The relationship between wastewater disposal from oil and gas recovery and earthquakes is becoming clearer. In parts of the U.S. east of the Rocky Mountains, the number of earthquakes has increased dramatically since 2009.
For example, an unprecedented 5.8-magnitude earthquake struck Pawnee, OK, in 2016, damaging buildings and causing one injury when a chimney fell on a resident. It wasn’t the only earthquake to shake the usually seismically quiescent state: Since 2009, seismicity in Oklahoma has risen 900-fold.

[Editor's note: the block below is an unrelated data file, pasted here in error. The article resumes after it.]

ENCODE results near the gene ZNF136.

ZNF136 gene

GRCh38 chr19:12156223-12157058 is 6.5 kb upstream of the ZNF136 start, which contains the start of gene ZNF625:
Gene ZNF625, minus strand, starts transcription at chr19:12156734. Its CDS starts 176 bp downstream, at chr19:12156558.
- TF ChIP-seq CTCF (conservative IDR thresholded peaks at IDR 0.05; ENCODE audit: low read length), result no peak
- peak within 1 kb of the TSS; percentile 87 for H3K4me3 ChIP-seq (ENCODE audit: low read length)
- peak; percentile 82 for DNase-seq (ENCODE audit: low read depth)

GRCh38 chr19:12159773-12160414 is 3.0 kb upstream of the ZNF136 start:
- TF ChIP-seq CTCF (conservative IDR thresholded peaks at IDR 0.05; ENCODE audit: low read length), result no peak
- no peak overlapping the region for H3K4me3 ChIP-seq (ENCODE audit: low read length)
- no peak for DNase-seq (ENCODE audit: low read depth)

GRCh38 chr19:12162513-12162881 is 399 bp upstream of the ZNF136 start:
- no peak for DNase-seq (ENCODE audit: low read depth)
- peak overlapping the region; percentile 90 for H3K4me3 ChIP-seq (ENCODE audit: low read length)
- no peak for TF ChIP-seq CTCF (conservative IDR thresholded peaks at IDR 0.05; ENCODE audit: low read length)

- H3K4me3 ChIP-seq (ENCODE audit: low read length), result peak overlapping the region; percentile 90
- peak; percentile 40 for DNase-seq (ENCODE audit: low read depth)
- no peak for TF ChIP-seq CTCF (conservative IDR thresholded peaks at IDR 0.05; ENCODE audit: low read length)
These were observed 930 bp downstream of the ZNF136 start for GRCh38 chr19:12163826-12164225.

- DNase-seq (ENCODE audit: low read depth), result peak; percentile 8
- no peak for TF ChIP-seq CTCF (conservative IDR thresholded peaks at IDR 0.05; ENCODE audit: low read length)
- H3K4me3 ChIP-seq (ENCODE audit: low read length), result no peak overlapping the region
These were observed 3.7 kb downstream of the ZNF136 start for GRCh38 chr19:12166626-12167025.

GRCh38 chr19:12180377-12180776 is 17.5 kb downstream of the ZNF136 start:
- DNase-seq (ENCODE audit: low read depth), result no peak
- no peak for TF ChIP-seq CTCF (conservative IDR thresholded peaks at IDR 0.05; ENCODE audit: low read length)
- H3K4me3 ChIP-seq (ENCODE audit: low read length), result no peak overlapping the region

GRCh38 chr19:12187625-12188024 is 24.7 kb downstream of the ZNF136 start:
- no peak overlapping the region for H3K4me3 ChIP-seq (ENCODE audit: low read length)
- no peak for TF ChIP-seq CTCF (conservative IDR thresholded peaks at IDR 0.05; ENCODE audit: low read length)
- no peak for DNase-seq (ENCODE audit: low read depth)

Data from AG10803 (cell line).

The reason for the quakes, researchers have determined, is the practice of injecting massive amounts of wastewater deep into the earth as part of the process of oil and gas recovery. The geologic conditions in central Oklahoma are especially conducive to triggering seismic activity, according to the U.S. Energy Information Administration, because the rock underlying the formations where disposal water is being injected has existing faults. The wastewater, injected into porous sedimentary rocks typically between 1 km and 2 km deep, often travels to the heavily fractured “basement” rocks, a layer made of solid, crystalline rocks like granite. The liquids lubricate the faults in this layer, allowing...
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